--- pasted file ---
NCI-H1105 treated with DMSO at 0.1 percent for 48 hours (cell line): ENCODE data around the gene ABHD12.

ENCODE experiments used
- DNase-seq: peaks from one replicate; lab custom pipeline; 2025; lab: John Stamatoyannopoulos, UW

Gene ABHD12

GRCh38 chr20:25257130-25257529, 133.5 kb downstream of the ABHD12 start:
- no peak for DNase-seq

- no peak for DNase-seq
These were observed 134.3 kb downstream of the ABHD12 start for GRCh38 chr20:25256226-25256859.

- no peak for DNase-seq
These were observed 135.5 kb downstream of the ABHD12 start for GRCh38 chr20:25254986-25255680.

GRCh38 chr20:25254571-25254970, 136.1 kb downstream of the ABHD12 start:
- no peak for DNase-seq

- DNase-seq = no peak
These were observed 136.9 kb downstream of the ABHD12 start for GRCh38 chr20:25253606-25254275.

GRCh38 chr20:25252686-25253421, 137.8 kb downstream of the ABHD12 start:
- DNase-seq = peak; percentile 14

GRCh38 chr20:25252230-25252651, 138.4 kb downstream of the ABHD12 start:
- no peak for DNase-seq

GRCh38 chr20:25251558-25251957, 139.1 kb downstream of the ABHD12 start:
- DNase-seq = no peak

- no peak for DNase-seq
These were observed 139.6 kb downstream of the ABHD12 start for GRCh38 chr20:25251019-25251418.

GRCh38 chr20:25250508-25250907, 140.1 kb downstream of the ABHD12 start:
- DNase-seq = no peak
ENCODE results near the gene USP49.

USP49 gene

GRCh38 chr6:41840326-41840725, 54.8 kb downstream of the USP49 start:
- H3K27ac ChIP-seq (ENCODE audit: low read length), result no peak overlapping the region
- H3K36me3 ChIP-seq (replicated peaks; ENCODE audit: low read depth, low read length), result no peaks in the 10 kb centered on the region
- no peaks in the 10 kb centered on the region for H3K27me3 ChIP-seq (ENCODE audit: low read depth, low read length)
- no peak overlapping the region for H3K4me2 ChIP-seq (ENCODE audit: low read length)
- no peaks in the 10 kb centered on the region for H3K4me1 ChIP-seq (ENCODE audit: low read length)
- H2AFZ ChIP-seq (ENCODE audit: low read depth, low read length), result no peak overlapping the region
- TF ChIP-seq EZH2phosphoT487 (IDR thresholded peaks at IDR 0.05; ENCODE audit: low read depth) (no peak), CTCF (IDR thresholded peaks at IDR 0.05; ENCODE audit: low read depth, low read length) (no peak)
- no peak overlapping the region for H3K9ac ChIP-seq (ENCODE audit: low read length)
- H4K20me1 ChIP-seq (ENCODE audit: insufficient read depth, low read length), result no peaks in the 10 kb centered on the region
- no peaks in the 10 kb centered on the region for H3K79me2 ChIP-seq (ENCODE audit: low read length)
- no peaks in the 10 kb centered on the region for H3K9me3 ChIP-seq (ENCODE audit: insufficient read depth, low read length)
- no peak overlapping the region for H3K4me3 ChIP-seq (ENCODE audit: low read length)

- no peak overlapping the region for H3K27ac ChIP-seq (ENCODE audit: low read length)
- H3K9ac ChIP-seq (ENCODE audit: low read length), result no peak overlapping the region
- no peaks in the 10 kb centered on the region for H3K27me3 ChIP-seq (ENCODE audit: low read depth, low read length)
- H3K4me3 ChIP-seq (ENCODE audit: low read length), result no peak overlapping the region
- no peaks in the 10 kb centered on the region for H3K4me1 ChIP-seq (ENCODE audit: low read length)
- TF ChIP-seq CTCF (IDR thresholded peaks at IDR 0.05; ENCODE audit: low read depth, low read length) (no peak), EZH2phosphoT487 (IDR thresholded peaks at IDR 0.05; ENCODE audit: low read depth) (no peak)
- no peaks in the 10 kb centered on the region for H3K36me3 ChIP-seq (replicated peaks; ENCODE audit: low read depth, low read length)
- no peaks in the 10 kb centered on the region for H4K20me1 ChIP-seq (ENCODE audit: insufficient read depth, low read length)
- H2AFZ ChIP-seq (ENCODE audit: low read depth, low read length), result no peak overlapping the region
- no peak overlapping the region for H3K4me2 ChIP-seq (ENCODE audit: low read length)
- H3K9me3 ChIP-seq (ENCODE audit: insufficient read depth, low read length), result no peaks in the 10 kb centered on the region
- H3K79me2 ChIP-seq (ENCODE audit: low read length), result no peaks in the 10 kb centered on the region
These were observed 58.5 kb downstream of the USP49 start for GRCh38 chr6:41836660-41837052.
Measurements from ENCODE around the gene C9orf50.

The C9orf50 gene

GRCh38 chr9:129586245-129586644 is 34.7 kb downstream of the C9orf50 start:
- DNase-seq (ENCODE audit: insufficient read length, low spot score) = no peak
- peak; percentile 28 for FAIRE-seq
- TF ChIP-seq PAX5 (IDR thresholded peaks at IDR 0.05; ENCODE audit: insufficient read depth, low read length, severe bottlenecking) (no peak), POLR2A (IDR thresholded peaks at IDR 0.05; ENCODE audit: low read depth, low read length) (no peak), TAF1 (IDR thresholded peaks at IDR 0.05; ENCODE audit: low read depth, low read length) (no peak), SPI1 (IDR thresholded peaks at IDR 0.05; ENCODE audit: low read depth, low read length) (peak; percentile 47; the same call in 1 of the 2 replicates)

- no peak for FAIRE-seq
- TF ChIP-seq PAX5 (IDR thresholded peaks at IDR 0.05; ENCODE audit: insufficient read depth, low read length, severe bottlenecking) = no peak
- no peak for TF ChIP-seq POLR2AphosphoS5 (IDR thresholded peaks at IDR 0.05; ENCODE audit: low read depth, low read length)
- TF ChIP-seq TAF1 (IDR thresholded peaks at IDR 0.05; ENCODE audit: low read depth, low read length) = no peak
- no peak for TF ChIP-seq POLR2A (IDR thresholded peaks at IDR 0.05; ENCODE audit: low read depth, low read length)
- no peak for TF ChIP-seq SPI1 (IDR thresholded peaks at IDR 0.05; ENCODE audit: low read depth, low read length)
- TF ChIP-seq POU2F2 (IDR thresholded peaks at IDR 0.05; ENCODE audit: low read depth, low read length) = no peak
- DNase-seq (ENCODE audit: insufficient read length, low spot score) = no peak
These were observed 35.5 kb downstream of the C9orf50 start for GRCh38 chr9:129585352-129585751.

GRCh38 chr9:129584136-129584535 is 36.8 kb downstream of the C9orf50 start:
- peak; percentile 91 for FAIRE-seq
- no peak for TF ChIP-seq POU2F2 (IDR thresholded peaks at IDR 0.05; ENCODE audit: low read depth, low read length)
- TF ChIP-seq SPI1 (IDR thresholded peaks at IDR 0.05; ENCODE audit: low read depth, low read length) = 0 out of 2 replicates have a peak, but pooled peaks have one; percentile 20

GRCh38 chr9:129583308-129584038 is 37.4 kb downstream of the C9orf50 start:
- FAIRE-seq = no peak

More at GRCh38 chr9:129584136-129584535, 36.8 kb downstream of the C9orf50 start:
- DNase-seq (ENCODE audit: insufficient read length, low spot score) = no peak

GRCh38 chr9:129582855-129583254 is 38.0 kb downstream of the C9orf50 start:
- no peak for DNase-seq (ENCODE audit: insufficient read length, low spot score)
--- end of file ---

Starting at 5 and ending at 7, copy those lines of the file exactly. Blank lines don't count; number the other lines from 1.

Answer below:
GRCh38 chr20:25257130-25257529, 133.5 kb downstream of the ABHD12 start:
- no peak for DNase-seq

- no peak for DNase-seq